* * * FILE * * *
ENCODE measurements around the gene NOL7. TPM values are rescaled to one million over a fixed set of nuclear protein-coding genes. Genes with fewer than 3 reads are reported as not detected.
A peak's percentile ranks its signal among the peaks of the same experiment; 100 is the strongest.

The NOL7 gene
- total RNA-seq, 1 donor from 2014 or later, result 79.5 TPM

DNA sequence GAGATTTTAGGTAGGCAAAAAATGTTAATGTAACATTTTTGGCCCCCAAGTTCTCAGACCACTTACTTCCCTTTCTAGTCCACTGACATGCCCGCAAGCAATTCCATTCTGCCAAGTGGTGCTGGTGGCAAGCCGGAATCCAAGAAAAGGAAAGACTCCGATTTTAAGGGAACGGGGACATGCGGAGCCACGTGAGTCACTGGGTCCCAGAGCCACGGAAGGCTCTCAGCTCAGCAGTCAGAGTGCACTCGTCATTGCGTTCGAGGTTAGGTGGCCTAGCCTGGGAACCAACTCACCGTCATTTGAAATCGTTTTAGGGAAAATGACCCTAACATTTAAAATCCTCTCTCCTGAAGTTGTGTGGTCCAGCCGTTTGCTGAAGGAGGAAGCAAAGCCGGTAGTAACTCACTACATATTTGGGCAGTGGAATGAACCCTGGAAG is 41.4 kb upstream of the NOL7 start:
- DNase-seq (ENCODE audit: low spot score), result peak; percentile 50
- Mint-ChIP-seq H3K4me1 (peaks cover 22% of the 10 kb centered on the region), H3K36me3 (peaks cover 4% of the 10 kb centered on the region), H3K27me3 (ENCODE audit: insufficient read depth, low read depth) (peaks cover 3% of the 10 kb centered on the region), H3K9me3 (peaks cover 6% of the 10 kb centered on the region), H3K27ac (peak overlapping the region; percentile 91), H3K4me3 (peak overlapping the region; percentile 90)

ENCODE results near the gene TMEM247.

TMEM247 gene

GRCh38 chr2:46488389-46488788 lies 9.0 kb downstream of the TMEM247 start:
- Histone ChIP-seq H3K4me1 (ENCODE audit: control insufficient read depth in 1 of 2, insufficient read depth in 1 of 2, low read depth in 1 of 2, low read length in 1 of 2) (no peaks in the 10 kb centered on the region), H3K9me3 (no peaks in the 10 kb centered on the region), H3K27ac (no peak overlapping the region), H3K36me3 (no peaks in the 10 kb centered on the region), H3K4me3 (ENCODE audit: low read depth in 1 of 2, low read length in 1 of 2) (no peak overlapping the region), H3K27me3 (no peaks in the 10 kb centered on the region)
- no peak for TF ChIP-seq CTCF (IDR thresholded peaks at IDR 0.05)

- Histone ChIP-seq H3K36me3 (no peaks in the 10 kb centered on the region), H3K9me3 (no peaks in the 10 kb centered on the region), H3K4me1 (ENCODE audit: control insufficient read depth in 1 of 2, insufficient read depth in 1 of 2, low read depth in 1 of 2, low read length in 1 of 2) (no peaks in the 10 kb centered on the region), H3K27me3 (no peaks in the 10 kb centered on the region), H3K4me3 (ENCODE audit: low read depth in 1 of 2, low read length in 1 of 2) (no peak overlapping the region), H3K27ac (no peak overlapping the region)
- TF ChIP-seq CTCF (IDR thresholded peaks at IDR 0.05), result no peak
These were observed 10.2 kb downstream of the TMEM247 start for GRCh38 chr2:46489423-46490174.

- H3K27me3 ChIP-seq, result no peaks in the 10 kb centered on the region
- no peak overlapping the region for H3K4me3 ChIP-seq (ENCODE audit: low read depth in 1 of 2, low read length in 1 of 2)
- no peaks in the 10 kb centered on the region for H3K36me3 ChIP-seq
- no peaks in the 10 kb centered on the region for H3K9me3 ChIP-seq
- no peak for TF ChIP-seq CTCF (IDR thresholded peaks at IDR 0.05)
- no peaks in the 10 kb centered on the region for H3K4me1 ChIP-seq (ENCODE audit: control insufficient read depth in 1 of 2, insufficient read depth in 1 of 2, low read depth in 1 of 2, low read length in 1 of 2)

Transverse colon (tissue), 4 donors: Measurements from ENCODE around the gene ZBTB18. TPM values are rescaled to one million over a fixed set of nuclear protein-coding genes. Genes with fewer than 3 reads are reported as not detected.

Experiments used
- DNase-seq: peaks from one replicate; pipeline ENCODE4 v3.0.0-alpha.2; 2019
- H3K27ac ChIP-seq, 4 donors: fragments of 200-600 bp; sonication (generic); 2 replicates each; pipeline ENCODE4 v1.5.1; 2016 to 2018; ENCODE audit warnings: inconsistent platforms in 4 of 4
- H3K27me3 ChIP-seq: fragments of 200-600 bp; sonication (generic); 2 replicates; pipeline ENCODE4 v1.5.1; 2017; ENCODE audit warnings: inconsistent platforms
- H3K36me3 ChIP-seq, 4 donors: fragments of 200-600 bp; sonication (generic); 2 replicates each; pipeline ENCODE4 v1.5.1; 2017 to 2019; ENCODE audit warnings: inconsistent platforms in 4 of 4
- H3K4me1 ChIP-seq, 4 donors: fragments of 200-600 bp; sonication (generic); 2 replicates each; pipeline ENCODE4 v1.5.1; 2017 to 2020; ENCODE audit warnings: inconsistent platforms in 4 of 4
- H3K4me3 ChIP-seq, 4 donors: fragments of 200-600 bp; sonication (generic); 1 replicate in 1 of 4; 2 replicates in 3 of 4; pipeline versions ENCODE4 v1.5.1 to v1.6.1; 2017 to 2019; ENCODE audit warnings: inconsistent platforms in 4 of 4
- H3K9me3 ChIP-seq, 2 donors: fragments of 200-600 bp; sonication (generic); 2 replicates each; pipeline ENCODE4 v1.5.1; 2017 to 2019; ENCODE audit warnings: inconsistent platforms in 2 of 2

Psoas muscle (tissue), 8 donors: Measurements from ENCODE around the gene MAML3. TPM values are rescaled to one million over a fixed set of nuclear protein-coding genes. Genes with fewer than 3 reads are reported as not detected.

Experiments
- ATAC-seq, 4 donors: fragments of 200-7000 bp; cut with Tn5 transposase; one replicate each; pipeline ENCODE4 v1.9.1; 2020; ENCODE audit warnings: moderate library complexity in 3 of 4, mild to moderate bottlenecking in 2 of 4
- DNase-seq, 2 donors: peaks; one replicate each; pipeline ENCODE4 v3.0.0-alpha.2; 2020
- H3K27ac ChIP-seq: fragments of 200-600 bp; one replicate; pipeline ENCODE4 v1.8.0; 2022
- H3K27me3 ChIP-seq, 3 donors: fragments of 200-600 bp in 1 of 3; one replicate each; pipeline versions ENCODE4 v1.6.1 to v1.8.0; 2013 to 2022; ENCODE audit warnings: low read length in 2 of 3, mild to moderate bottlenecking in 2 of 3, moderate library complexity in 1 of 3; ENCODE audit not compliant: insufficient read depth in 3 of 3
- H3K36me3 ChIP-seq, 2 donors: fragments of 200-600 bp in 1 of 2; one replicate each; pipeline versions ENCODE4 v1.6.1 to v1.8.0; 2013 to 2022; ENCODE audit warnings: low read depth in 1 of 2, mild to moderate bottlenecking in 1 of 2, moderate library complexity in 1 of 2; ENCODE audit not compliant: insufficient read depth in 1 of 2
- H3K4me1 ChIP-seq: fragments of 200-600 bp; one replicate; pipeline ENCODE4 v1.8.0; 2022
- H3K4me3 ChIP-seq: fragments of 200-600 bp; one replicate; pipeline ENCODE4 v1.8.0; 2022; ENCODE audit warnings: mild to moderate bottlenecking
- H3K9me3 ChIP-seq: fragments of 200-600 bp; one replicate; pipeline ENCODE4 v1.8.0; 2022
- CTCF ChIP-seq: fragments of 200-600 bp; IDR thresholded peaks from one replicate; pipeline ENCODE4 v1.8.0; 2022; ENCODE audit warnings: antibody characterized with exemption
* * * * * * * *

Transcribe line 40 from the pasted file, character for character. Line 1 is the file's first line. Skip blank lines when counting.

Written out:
- H3K9me3 ChIP-seq: fragments of 200-600 bp; one replicate; pipeline ENCODE4 v1.8.0; 2022